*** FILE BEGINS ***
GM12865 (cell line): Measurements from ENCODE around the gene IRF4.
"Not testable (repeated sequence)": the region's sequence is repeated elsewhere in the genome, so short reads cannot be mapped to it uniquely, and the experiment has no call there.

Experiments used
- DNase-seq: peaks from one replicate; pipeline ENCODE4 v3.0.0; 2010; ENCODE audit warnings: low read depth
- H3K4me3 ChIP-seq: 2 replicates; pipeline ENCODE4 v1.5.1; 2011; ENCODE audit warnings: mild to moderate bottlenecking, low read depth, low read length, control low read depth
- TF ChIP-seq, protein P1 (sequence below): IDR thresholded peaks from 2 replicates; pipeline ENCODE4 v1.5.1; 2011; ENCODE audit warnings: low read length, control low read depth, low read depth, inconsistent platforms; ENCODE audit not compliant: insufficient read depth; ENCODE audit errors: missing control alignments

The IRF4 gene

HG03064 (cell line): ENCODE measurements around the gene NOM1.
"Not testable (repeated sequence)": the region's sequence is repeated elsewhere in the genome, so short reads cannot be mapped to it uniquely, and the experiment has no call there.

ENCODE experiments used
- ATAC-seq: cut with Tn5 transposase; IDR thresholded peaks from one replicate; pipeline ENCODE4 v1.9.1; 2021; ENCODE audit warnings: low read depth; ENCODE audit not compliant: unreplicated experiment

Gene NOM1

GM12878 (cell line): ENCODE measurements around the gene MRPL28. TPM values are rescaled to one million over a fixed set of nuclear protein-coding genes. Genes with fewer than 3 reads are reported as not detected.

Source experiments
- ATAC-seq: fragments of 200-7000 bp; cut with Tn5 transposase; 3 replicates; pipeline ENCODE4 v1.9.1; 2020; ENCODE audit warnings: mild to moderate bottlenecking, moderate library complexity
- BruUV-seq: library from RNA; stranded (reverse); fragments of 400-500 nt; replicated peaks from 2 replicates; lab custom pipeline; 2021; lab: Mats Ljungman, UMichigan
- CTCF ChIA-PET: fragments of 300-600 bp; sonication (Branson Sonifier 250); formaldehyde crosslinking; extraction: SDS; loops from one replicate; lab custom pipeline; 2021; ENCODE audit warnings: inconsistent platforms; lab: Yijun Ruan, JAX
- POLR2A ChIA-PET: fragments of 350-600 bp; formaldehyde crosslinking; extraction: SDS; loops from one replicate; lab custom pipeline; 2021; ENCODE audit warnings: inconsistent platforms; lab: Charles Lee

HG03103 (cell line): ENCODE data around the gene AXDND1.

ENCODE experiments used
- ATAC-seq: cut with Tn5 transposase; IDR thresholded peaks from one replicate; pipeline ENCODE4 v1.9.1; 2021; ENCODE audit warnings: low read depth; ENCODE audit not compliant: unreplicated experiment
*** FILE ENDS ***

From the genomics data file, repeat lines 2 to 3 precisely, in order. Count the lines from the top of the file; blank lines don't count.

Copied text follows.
"Not testable (repeated sequence)": the region's sequence is repeated elsewhere in the genome, so short reads cannot be mapped to it uniquely, and the experiment has no call there.

Experiments used